Veteran French politician Michel Barnier will debate fellow right-wing presidential candidates Monday in a first televised debate the struggling Republicans party hopes will energize their flagging campaign against Emmanuel Macron.
Barnier, best-known outside France as the former EU Brexit negotiator, has benefited in recent weeks from a flurry of positive headlines about his chances of clinching the nomination for the Republicans (LR).
His supporters promote the 70-year-old as a possible “French Joe Biden” — a moderate, grey-haired statesman capable of uniting his divided political family.
The Republicans is a traditional right-wing party that traces its roots back to post-war leader Charles de Gaulle.
Its rank-and-file will be called upon to choose between him and four other rivals at a congress on December 4, with polls still showing long-time favourite Xavier Bertrand as the most credible candidate.
“I wager that it is going to help bring us together,” one of the party’s senior figures, Senate president Gerard Larcher, said of Monday’s debate, the first of four planned over the next month.
As well as providing unity, party leaders also hope the debates will put the Republicans in the limelight. Early campaigning has been dominated by a far-right TV pundit who has not even officially announced his run for the presidency.
Eric Zemmour has eclipsed traditional far-right leader Marine Le Pen since September and some polls show him as the closest rival to President Emmanuel Macron.
Macron, 43, is widely seen as the favourite to win next April, though analysts warn that the election remains highly unpredictable.
– Facing failure? –
LR members, who number just over 100,000, are expected to follow Monday night’s debate particularly closely ahead of the nominating process next month.
Of the three leading candidates, Bertrand, the moderate head of the northern Hauts-de-France region, is seen by 54 percent of LR members as “in a position to win the presidency”, according to a poll released Monday.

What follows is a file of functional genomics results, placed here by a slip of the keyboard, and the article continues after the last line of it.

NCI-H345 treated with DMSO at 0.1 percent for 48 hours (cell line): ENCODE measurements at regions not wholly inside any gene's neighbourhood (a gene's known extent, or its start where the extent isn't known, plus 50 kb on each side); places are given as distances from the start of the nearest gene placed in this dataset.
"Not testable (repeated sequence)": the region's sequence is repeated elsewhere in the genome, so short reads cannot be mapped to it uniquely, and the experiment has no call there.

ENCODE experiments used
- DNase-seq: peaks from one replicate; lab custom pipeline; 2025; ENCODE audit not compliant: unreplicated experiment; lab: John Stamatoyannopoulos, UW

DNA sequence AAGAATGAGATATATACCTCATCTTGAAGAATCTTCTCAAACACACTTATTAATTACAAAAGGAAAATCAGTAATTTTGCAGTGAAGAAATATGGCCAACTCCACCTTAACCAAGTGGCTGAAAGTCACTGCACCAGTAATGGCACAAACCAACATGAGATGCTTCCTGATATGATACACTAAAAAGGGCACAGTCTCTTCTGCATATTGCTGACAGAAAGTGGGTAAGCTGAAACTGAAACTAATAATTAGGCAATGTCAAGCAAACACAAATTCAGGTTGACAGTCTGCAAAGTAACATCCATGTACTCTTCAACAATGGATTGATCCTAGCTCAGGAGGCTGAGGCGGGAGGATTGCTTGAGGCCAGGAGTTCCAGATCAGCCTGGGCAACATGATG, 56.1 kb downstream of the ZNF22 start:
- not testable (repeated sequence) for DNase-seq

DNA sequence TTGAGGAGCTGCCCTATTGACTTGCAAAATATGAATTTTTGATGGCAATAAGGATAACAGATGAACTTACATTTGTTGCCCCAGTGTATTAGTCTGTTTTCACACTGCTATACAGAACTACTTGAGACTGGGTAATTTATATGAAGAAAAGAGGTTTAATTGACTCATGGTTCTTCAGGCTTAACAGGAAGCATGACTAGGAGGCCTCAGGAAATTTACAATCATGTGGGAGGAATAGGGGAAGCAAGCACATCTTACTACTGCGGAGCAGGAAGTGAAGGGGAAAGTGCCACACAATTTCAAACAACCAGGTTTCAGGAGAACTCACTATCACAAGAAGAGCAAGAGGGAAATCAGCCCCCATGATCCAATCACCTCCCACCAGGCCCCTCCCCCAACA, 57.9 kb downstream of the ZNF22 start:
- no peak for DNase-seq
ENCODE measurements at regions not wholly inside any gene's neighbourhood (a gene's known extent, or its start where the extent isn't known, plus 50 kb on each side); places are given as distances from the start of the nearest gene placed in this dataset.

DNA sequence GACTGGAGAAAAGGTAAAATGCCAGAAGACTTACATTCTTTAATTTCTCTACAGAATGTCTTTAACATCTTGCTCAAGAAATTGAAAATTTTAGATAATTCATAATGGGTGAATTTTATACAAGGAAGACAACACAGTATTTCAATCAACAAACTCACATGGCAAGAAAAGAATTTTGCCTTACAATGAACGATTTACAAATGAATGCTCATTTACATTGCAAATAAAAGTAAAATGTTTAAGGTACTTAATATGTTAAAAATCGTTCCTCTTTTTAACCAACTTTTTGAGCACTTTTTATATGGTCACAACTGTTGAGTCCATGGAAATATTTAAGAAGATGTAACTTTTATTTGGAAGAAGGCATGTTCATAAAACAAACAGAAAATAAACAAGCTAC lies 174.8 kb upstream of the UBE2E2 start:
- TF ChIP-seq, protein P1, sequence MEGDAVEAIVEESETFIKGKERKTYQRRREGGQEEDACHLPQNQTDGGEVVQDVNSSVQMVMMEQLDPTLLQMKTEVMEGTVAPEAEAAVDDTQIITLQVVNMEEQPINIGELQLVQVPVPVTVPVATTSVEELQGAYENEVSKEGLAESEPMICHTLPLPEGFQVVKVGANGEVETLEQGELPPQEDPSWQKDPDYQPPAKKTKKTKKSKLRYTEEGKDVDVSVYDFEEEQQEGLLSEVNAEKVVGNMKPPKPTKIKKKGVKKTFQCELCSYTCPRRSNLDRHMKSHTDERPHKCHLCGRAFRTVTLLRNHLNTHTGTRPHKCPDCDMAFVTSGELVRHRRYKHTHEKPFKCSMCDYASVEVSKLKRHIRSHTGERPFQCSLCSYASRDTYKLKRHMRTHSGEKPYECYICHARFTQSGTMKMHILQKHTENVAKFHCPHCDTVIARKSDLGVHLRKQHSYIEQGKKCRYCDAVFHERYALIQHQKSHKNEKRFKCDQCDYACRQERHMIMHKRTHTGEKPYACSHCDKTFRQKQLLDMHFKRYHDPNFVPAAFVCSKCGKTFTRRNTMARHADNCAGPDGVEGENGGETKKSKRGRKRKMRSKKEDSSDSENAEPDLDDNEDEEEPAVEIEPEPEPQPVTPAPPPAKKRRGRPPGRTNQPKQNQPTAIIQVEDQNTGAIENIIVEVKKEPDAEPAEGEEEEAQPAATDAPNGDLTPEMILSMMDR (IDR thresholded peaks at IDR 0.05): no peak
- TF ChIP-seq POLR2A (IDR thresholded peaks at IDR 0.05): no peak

Only 26 percent saw Barnier as best placed, and 16 percent favoured Valerie Pecresse, the head of the greater Paris region, who has struggled to make an impact so far.
But Bertrand publicly quit the party in 2017. At one point he even said he would shun the primary and run as an independent, only to relent last month under pressure.
Analysts say this could count against him in the nominating process, whereas Barnier is seen as having shown loyalty to the party over a decades-long career that has taken him from his home in the French Alps to Paris and then Brussels.
But the polls currently suggest that none of the current LR candidates will make it past the first round of the two-stage election. That would mark another crushing setback for a party which counts de Gaulle, Georges Pompidou and Nicolas Sarkozy as past presidents.
Sarkozy, who remains popular among right-wing voters, has been convicted twice this year, effectively ending any chances he has of attempting another comeback after a first failed attempt five years ago.
In 2017, the party suffered humiliation and disappointment when its presidential candidate, Francois Fillon, became embroiled in multiple financial scandals which saw the hardline former prime minister eliminated in the first round.